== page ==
MO: Unless you are a real top model, you don’t stand out. The designers cast according to their collection and their personal tastes. You never know.
DA: Social media has become a major disruptive element in the industry, what with the popularity of “Instagram models,” influencers used in campaigns, etc. How much has social media influenced your personal career?
MO: It’s true that now the Instagram models have more power than a few years ago. Which makes sense as it’s the most effective way of publicity.
DA: Do you think that being active on social media is crucial for your career?
MO: I do think it’s important to be active but not as important as showing who you are.
DA: Looking ahead, do you have any major projects lined up for the rest of 2018?
MO: Not with modelling as you never know how it’s going to be. But with running, I’m planning to run my first 100 miles, straight, next year.
DA: Plans aside, what kind of modeling projects would you like to take on more of in the future?
MO: As I said before, running became a huge part of my life as my new passion for the last two years. I’ve been running in the Himalayas, Patagonia, the Alps in Italy, in California and so on. This year it will be my first race in the desert and for next year, 100 miles nonstop. Hopefully, it will take me around 26-28 hours. And no, we don’t sleep. Yes, we eat something. And yes, we stop for a few minutes to eat and rehydrate.
DA: Are there any particular brands or perhaps notable photographers that you would really like to collaborate with one day? Your dream project, so to speak.
MO: I would love to photograph with Mert and Marcus again as they did my first big shoot and I was very nervous at the time. Giampaolo Sgura, who took my best photos in my career and also with Mariano Vivanco.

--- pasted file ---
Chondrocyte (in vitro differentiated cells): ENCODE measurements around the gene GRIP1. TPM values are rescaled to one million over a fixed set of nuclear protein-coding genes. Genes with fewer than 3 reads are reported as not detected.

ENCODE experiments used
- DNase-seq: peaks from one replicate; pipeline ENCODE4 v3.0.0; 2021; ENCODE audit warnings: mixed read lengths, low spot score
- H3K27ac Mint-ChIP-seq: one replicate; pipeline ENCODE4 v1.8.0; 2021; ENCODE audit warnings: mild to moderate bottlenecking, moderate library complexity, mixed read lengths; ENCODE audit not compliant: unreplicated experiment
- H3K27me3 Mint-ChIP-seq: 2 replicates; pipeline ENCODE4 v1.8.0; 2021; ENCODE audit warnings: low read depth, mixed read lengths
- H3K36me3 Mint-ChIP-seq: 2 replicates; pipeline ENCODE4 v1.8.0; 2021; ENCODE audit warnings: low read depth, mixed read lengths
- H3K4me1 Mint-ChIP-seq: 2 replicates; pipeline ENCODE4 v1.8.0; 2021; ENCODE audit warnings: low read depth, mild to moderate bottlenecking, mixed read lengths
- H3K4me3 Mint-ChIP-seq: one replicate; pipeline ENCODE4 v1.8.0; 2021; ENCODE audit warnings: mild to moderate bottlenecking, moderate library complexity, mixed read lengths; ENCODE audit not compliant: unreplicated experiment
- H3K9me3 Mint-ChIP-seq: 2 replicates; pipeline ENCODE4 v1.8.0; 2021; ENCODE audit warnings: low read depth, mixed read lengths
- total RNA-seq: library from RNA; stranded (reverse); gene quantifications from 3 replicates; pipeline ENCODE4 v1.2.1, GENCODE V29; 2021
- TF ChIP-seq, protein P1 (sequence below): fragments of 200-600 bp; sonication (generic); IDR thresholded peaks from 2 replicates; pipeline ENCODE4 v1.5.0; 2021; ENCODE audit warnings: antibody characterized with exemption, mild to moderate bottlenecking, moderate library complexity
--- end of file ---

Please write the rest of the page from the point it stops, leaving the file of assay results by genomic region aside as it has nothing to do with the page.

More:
DA: Moving on to more personal stuff, what kind of outfits do you feel most comfortable with?
MO: Very easy: Jeans, Vans and a long cut T-shirt. For home, sweatpants or running shorts and running shoes.
DA: In your opinion, what are the most important styling tips that everybody should know?
MO: Just be comfortable with yourself and don’t let anyone tell you that you should wear something else. Unless it’s your best friend or your girlfriend.
DA: What’s your number one secret to stay in shape?
MO: Even though I love to eat and I eat a lot of sweets, I run a lot. I average about 40 miles a week. But I learned that it’s not what you do but what you eat what makes the difference
DA: On the flip side, what’s your guilty pleasure?
MO: Nutella! I eat Nutella from the jar. When I open it I normally finish it. You can judge me, I don’t care.
DA: Is there anything else you’re particularly passionate about at the moment?
MO: As I mentioned before, I’m very passionate about running. Nowadays I run ultramarathons which are any distance longer than a marathon and normally in amazing places around the world. It became a challenge against myself, to see how far I can run, how far I can go. So, far it was 100 kilometers—62 miles—last April in Argentina. It was amazing. It took me 19 hours because I got lost. I almost quit when I got lost. I was in the top 15 of the race and after getting lost and climbing a whole mountain again I lost my legs and I walked for three hours dealing with the choice of abandoning the race. I ended up finishing four hours later than I expected but I made it to the finish line.
PHOTOGRAPHY Mark Veltman
STYLING Paul Frederick
STYLING ASSISTANT Alanna Deeble & Hannah Hlopak
GROOMING Yukiko Tajima at See Management using Oribe Model Mariano Ontañon/NEXT